Big miners confident coronavirus effects can be contained. But what if they aren’t?

The bumper results from BHP and Fortescue this week might suggest the good times are back for the big miners. Unfortunately, there is a big caveat next to any assumption that the buoyant earnings they generated in their first halves will continue through the rest of the financial year and beyond.

It’s an obvious qualification. The 39 per cent increase in BHP’s earnings and the spectacular 281 per cent leap in Fortescue’s in the December half were generated before the emergence of the coronavirus in China.

From the middle of last month commodity prices have been impacted by the quarantining of the Hubei province, the widespread closures of factories and lockdowns of cities across China and the restrictions on travel.

A man walks in a park in Wuhan. Australia’s big miners are counting on the widespread effects of the virus will be over by the March quarter.Credit:Getty

The oil price is down about 12 per cent, iron ore 5 per cent, copper about 7 per cent, nickel more than 5 per cent and thermal coal 2 per cent from their levels in mid-January.

The big miners and many analysts are working on the assumption the epidemic will be brought under control over the next five or six weeks – within the March quarter – and that activity will then bounce back sharply.

Across China people are returning to work. If China’s assessment is accurate, about 160 million should have returned to work by now, although something akin to that number are thought to be still experiencing restrictions on their ability to travel outside their homes.

The miners’ thesis is that first-quarter economic growth in China will be hit hard by the virus. That slump will be reflected in severe disruption to global supply chains and in delays and deferrals of orders of raw materials by Chinese customers, with isolated instances where customers have invoked 'force majeure' to avoid penalties.

If the virus can be contained by the end of next month, however, there is an expectation of a very sharp rebound and a spike in demand for commodities – and in their prices – as China’s steel mills and factories go into over-drive to make up for the lost production.

With the Chinese authorities loosening monetary policy and expected to take further actions to stimulate the economy it is conceivable that a post-virus growth spurt could more than counter the negative impact of the epidemic – provided that impact is short-lived.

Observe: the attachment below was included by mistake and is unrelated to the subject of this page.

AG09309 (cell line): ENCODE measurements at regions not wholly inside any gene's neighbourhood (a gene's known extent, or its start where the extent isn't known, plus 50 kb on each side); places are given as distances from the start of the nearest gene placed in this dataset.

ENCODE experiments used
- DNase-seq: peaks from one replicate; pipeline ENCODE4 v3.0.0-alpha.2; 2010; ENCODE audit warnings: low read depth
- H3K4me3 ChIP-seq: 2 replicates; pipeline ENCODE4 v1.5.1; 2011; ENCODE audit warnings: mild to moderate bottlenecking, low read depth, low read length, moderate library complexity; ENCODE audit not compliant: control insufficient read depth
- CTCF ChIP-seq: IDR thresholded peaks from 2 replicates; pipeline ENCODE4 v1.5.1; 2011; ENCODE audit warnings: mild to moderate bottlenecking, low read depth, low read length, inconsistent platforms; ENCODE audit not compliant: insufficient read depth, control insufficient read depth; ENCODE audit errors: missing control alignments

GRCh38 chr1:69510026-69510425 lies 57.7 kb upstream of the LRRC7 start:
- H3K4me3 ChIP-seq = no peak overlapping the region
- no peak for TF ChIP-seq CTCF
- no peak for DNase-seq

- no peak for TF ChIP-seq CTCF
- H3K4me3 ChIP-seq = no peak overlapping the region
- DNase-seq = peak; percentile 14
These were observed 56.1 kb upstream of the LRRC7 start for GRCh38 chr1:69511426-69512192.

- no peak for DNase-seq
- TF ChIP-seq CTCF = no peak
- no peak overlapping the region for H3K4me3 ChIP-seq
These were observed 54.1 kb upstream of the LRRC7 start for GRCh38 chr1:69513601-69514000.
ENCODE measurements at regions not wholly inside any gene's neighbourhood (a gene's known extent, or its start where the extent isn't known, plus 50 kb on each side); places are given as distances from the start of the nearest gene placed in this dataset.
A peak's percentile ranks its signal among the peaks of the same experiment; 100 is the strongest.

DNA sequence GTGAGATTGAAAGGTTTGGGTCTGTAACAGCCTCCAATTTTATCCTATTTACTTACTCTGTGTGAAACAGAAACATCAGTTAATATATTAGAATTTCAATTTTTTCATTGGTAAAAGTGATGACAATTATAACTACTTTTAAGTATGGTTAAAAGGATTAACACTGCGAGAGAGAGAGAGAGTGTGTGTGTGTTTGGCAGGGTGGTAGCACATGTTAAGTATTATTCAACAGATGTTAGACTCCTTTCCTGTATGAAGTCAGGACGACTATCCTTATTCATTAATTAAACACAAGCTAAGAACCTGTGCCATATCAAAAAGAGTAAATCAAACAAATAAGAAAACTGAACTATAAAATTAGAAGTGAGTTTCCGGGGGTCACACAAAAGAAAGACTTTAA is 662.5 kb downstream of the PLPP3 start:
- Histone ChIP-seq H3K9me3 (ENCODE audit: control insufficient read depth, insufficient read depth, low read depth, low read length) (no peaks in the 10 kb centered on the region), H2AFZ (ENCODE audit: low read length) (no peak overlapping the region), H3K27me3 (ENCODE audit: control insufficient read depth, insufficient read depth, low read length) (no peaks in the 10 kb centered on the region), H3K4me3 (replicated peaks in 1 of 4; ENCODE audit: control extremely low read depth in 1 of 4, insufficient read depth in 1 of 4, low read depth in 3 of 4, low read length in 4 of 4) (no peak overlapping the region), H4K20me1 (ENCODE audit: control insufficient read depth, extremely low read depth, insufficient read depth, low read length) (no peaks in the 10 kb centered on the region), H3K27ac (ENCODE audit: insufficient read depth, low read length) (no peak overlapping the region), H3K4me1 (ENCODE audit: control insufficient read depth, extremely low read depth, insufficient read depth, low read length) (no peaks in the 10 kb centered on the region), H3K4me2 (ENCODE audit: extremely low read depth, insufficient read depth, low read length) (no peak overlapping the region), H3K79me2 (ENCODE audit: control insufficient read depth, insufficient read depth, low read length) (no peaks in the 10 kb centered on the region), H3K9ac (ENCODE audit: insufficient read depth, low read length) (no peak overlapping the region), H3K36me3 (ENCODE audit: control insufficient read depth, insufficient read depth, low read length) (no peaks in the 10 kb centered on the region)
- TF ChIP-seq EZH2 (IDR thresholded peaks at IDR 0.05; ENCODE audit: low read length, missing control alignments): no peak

BHP and Fortescue have reported booming December half results. But that was before the coronavirus emerged.Credit:Reuters

The easing of the trade tensions with the US after the two companies reached their phase one agreement to halt hostilities earlier this year will help, although it should be noted that, while the US lowered the tariffs on some of China’s exports to the US, most of China’s exports are still covered by tariffs.

China has also made a number of commitments to buy $US200 billion ($300 billion) more US goods (including a big increase in agricultural products) over the next two years than it did in 2017. Its capacity to deliver on that commitment was questioned from the outset and the impact of the virus on its economy will only deepen the scepticism.

There are some "get out" clauses in the trade truce, including market conditions and the ability to source elsewhere if US producers aren’t competitive.

If the virus isn’t contained within the next couple of months and there were a renewal of the trade tensions, the impact on China’s economy and its demand for raw materials could be quite severe.

With or without renewed trade tensions, the flow-on effects of the virus within China and in the region will have an impact on global growth that was already going to be muted to some degree by the slowing of China’s growth rate as a result of the trade war. The International Monetary Fund has estimated the trade conflict would shave about 0.8 per cent from global growth this year.

China was already going to struggle to hold its growth rate around last year’s 6.1 per cent – its weakest in nearly three decades – and, given that it is the single-biggest contributor to global growth, accounting for nearly 30 per cent of that growth in recent years, any further slowdown in China will slow global growth even more.

The restrictions on travel between China and the rest of the world have effects well beyond the tourism sector.  China’s pivotal role within global supply chains means the economic impacts aren’t confined within China, as our education, travel and leisure sectors and companies that source components from China such as Apple and carmakers around the world have discovered.

The miners, who have access to on-the-ground intelligence, might be right in their assessment that the economic impacts of the virus will be relatively short-lived, with the epidemic contained by the end of the March and the economic damage swiftly remedied by a stimulus-accelerated torrent of catch-up activity by China’s industries.

Let’s hope so, but given the volatile and rubbery nature of the data China has been releasing on the spread of the virus, however, it is difficult to predict anything with confidence, including how lengthy and deep the direct and indirect effects of the virus might be.

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